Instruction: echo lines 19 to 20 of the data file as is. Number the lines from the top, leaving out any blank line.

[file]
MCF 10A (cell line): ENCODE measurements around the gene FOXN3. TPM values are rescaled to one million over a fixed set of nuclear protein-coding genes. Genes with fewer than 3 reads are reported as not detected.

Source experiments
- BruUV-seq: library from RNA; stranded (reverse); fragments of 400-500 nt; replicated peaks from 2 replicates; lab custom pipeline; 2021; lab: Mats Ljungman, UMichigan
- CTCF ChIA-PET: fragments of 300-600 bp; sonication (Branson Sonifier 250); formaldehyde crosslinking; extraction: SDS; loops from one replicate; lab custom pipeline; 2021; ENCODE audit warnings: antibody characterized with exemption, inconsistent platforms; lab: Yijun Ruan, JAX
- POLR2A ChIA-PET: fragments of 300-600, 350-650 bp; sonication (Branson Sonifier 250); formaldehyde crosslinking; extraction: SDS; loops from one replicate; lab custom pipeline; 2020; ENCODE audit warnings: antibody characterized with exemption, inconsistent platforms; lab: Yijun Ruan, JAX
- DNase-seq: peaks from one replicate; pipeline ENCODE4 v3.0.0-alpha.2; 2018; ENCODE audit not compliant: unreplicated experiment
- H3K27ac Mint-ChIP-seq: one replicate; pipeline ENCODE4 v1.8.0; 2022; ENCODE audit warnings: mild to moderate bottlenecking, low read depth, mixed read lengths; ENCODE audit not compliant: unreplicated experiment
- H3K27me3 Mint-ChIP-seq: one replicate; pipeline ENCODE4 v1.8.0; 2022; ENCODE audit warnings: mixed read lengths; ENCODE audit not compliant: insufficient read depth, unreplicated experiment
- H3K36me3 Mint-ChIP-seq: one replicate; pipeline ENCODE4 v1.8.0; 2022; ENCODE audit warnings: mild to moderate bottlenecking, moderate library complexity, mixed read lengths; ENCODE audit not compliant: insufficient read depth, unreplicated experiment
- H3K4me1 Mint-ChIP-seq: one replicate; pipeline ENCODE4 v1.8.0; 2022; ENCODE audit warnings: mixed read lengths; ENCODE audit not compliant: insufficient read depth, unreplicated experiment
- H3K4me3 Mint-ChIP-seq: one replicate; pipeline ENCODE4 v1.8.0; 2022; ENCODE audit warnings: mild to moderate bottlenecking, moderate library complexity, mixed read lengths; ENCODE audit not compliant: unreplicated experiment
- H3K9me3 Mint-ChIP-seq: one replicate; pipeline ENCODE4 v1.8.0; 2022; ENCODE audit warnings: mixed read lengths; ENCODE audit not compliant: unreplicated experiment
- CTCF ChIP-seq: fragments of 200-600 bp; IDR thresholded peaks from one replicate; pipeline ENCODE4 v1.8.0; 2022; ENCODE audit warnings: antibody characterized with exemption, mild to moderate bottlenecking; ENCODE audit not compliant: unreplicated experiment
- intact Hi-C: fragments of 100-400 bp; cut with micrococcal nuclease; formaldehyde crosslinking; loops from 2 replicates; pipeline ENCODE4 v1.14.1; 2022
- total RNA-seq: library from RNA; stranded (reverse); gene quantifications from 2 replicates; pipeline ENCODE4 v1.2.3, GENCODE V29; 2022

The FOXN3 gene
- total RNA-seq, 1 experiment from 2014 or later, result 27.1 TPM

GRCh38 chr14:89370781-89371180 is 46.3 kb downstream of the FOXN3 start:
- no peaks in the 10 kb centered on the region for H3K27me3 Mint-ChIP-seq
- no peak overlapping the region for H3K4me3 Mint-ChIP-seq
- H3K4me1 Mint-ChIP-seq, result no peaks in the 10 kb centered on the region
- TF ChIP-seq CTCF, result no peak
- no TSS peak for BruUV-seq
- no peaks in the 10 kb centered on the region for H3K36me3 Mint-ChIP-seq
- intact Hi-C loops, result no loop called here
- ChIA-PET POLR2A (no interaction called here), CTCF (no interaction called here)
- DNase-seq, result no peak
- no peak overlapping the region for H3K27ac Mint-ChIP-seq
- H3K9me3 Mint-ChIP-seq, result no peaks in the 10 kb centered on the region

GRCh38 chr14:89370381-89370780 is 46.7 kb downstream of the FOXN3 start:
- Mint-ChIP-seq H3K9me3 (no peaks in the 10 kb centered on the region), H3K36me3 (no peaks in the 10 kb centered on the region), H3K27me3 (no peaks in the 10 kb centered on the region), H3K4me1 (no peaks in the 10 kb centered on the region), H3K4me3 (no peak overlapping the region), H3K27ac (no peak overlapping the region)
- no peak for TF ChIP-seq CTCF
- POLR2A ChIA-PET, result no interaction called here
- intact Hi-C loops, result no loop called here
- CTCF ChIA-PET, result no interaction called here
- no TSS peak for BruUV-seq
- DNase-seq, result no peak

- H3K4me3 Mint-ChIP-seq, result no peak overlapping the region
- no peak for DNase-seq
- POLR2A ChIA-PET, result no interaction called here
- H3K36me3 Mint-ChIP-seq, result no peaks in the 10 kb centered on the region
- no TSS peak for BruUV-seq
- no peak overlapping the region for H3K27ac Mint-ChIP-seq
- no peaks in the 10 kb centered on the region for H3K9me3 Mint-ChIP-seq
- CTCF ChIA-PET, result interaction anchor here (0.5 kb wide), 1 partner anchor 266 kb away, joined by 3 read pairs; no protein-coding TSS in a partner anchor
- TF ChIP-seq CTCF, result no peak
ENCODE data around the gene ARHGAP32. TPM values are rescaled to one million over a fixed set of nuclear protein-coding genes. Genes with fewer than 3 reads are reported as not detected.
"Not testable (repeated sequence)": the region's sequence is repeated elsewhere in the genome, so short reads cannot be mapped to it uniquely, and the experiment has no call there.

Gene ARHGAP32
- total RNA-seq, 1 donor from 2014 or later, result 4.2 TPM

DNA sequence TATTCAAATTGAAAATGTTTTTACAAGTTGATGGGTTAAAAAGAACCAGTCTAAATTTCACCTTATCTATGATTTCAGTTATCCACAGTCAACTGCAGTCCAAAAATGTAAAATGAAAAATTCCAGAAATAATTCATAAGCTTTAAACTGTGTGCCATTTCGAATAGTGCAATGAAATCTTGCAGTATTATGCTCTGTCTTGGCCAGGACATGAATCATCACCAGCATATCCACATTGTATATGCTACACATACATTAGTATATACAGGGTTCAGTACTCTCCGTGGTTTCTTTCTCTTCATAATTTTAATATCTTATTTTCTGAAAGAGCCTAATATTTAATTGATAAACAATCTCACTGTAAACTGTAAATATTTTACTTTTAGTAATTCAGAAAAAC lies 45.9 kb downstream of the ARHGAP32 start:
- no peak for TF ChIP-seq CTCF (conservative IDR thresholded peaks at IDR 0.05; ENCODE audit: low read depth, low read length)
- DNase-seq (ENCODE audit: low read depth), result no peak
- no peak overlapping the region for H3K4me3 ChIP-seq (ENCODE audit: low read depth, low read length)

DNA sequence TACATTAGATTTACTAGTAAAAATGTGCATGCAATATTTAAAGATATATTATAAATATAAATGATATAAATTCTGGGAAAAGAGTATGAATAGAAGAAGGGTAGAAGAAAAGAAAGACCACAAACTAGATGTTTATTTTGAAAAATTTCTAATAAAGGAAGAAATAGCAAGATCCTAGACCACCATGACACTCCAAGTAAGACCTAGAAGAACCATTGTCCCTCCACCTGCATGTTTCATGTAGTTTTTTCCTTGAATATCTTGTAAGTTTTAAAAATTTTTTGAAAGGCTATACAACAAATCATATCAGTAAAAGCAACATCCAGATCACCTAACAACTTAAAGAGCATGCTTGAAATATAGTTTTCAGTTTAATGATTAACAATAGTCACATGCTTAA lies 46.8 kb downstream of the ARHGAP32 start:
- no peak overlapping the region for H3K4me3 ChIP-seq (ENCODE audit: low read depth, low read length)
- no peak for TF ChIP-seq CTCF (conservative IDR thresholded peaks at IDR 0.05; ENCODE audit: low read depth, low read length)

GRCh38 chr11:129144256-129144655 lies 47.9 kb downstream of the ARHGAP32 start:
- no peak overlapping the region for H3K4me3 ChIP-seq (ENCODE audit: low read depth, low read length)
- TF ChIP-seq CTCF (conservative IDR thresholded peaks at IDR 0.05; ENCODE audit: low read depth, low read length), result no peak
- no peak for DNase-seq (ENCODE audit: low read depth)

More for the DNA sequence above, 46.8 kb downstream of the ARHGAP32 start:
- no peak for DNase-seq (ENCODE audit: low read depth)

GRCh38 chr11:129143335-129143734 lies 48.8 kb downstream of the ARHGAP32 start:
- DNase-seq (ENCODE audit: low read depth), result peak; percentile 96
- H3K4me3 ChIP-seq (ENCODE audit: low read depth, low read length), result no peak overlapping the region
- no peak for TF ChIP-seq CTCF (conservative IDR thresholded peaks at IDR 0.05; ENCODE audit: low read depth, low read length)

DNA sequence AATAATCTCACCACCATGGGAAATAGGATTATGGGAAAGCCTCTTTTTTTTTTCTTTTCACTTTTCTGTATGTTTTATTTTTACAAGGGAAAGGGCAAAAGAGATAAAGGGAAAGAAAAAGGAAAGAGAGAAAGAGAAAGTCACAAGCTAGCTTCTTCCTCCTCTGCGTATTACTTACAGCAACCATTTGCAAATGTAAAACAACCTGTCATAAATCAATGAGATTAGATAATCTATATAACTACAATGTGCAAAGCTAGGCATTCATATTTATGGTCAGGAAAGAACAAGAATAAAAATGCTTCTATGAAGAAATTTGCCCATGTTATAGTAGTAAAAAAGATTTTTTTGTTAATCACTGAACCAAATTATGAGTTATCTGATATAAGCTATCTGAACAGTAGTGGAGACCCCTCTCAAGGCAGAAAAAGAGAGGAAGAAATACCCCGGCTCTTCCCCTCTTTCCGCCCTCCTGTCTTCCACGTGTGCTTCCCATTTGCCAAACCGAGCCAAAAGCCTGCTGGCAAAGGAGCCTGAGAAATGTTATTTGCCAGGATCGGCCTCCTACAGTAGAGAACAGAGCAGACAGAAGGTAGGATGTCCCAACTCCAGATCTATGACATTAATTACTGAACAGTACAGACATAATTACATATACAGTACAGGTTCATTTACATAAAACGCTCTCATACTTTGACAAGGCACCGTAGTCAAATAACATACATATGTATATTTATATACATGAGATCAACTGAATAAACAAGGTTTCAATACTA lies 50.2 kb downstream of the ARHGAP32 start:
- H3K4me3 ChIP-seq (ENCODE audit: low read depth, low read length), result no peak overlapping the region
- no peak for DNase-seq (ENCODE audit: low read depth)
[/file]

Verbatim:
- no peaks in the 10 kb centered on the region for H3K27me3 Mint-ChIP-seq
- no peak overlapping the region for H3K4me3 Mint-ChIP-seq